Elvis is in the building (or at least his wines are)

I always forget how much I love Elvis Presley’s music until I hear it, then it instantly transports me back to my childhood. My parents weren’t huge Elvis fans but my dad did like to pop in a cassette tape every now and then on road trips. Well, Elvis is back and here in the UK! Well, not entirely true, Elvis wines are trying to break into the UK wine market. Yup, an entrepreneurial Swede by the name of Dan Samson has already brought “The King”  to Sweden and the Netherlands. Dan has teamed up with Signature Wines  and their Graceland Cellars range to help bring Elvis to the masses again. Actually, it’s like the Marilyn Merlot brand of wine. Neither Marilyn nor Elvis have anything to do with the wine but their visages peer out at you and if it makes your nearest and dearest Elvis fan happy, what’s the harm? The Winesleuth (me)  had the chance to speak with Dan at the recent California Wine Trade Show here in London, watch the video to see what he had to say about Elvis in the building… I have to admit, I was rather dubious when I saw the wines but on tasting them all my doubts vanished. These were not just gimmick wines but also well made wines. I sampled the Jailhouse Rock Merlot and the Blue Suede Shoes Chardonnay. Both were approachable, easy drinking wines. The  merlot was soft and fruity but had a bit of structure to it and the chardonnay, while it did have oak on it, was not too oaky and had some nice ripe tropical fruit on the nose and palate. The wines have won numerous awards in the States at various competitions so the quality is certainly there. They’re not yet available in the UK but Dan believes that they’ll retail for around £8 – £10, reasonable for a Califoria wine in Europe. The grapes are sourced from the Santa Rosa Valley, in Northern California, near Sonoma Valley and all...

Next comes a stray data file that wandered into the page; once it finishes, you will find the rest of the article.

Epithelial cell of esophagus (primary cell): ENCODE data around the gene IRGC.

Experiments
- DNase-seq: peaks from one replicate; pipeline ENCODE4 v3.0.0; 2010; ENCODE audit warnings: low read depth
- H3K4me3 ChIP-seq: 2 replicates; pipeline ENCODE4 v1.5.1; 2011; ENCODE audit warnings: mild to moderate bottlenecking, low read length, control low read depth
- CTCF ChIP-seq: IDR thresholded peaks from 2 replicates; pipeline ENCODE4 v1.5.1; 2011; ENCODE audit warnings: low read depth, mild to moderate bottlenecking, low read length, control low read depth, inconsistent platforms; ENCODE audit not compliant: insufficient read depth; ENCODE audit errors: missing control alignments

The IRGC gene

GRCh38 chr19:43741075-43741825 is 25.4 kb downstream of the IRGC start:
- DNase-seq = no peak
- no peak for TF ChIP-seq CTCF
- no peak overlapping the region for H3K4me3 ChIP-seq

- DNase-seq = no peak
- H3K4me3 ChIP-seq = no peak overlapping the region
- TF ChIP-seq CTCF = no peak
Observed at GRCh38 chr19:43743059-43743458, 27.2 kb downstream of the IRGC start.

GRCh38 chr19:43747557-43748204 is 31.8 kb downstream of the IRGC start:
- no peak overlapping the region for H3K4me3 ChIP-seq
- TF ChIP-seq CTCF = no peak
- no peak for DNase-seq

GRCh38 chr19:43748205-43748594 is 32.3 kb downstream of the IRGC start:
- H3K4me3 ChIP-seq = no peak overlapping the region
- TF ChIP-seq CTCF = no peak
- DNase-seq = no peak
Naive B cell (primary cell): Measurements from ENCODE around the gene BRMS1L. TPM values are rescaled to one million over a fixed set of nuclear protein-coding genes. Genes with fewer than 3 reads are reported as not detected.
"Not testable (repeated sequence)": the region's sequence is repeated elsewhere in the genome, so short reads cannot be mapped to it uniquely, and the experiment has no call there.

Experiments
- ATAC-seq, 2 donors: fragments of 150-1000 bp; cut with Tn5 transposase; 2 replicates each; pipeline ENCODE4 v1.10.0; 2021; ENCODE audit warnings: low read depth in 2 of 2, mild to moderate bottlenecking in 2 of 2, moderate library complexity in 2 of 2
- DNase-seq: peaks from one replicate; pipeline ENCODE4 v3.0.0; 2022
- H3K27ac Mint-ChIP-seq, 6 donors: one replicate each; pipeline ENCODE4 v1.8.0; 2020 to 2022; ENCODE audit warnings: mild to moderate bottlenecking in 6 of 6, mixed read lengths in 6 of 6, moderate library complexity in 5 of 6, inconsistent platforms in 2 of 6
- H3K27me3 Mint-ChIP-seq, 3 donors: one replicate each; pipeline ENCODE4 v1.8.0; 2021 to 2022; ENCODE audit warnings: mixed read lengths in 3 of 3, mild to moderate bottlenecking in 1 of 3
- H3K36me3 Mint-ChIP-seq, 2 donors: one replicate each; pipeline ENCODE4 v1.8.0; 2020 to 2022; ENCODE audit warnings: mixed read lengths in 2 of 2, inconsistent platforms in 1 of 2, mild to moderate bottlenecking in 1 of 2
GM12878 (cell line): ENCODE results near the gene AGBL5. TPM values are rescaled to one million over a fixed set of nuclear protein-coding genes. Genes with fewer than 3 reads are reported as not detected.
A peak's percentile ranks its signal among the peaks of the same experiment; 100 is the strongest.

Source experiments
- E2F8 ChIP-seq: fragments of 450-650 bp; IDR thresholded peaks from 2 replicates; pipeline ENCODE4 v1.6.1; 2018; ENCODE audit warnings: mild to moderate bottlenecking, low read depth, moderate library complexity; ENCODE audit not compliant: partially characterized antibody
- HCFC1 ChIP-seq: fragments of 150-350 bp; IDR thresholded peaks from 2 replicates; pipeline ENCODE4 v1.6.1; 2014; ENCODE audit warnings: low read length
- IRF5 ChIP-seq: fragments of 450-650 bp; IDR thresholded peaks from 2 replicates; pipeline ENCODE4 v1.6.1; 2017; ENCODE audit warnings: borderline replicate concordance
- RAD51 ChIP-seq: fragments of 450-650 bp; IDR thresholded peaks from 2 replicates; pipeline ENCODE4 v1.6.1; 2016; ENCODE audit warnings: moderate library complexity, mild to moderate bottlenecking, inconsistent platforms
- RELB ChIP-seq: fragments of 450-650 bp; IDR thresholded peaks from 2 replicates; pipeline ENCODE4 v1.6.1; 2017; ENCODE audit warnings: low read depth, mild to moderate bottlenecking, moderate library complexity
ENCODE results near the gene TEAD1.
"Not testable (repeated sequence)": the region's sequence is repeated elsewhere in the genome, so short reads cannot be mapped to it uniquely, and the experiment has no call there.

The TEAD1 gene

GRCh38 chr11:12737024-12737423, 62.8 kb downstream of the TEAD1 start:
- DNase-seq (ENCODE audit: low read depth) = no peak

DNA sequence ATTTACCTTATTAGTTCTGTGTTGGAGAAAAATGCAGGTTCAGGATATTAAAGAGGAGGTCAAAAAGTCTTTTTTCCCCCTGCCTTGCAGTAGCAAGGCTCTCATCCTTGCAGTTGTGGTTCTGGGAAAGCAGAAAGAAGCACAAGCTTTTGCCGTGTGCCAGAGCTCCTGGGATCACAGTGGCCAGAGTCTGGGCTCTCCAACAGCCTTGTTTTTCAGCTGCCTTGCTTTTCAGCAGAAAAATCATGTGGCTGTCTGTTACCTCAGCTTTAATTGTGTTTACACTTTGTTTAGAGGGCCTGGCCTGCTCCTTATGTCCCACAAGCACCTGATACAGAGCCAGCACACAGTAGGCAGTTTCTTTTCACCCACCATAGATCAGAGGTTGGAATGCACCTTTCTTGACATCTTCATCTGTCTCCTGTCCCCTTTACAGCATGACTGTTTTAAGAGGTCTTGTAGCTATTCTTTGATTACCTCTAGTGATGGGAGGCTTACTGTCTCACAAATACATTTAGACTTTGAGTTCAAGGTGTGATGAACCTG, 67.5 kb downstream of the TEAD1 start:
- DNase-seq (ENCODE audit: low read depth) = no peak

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Video winetasting – Wakefield Chard from Oz